Dr. Bob Flaws, author of the Tao of Healthy Eating, explains

"Highly nutritious foods have more flavor (wei) than qi.  In this context, qi means the light, airy, aromatic and yang part of a food, whereas wei, literally meaning taste, refers to a food's heavier, more substantial, more nourishing, yin aspects.  All foods are a combination of qi and wei.  Here again we see Chinese medicine's emphasis on balance.  Highly nutritious foods, such as dairy products, meats, nuts, eggs, oils, and fats are strongly capable of supplementing the body's yin fluids and substances; however, in excess they generate a super-abundance of body fluids [and substances] which become pathogenic dampness.  Although this may appear to be a paradox, it has to do with healthy yin in excess becoming evil or pathological yin or dampness, phlegm and turbidity." 

This exemplifies one of the principles of Chinese science: everything in extreme turns into its opposite.  Thus, food that is highly nourishing in moderation, turns into poison when consumed excessively.  Because meat is so easily digested and strongly nourishing, it has what we call a narrow therapeutic range.  Consumption below the range –– too little meat –– results in deficiency conditions (common among vegans), such as vitamin B12 deficiency; while too much meat (above the therapeutic range) results in excess conditions.   Dr. Flaws further explains:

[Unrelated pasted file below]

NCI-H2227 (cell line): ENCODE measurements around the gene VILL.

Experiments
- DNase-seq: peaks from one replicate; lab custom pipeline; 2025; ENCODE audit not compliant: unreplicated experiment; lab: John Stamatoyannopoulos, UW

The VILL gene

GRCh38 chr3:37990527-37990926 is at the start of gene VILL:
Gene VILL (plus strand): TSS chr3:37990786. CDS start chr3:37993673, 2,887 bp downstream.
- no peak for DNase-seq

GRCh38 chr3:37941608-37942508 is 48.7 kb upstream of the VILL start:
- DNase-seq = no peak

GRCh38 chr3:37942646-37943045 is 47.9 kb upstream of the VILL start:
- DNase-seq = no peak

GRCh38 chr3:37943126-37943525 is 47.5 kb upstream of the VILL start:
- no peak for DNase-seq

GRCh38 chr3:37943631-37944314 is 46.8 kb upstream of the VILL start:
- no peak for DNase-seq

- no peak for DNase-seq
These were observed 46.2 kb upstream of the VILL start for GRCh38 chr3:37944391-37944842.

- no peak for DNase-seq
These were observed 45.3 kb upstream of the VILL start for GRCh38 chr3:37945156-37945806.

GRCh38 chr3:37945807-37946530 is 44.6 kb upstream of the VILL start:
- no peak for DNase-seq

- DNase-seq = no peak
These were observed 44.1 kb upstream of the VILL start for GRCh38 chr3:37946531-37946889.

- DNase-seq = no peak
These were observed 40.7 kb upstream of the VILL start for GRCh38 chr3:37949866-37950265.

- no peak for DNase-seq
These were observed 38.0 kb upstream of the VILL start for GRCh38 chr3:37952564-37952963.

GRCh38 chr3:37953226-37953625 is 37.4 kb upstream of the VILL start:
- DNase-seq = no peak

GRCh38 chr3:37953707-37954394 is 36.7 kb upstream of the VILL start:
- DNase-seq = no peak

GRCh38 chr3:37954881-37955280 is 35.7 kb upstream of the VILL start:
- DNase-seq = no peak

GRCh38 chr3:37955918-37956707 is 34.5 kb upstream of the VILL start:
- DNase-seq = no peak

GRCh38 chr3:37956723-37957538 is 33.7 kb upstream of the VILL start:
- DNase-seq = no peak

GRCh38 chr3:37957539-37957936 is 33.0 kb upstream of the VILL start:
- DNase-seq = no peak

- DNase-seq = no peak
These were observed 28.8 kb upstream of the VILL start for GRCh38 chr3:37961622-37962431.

"Meats, because they are so nutritious, or supplement qi and blood so much, also tend to be damp...The fatter and richer a meat is, the more it tends to generate dampness within the body.  Amongst the common domestic mammalian meats, pork is the dampest with beef coming in second.  Therefore is is important not to eat too much meat and especially not greasy, fatty meats.  Most people do fine on two ounces of meat 3-4 times per week."

Confirming the Chinese medical view, some research supports a link between excessive intake of meat and obesity:

In 1997, Kahn et al reported that among 79,236 caucasians, ten year increases in body mass index and waist weight gain were positively associated with kcalorie-adjusted meat consumption and negatively associated with kcalorie-adjusted vegetable consumption.  Kahn et al state that their results “suggest that weight change may be linked to the proportion of energy derived from fat or to other unidentified components of meat.”23

In 2010 Vergnaud et al reported a that red meat, poultry, and processed meat all were positively associated with weight gain.24  The data from this study indicated that every increase in meat intake of 250 g/day (e.g. one steak at ~450 kcal) would lead to a 2-kg higher weight gain after 5 years.